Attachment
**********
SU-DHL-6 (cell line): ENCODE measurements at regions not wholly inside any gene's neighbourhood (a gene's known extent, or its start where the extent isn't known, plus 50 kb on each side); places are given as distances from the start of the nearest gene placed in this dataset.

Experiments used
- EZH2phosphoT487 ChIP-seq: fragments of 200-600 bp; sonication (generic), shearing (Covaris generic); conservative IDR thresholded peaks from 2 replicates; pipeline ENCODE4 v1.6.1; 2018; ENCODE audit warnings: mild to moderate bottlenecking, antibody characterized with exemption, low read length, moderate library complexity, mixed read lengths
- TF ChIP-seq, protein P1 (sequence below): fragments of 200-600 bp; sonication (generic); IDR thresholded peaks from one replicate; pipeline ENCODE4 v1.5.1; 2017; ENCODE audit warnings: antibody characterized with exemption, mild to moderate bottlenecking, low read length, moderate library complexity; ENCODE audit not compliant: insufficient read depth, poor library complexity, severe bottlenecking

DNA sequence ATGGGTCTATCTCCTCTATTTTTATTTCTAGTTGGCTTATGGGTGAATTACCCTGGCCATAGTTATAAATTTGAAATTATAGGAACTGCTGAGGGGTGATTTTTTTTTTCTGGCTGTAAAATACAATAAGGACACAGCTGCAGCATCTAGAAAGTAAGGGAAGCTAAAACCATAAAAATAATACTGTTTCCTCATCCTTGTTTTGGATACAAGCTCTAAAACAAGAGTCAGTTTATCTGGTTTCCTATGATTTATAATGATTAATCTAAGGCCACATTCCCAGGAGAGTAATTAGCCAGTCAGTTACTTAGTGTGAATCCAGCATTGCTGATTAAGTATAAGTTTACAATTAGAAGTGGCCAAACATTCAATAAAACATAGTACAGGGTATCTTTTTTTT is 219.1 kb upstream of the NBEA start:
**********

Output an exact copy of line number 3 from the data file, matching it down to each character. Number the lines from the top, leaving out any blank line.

- EZH2phosphoT487 ChIP-seq: fragments of 200-600 bp; sonication (generic), shearing (Covaris generic); conservative IDR thresholded peaks from 2 replicates; pipeline ENCODE4 v1.6.1; 2018; ENCODE audit warnings: mild to moderate bottlenecking, antibody characterized with exemption, low read length, moderate library complexity, mixed read lengths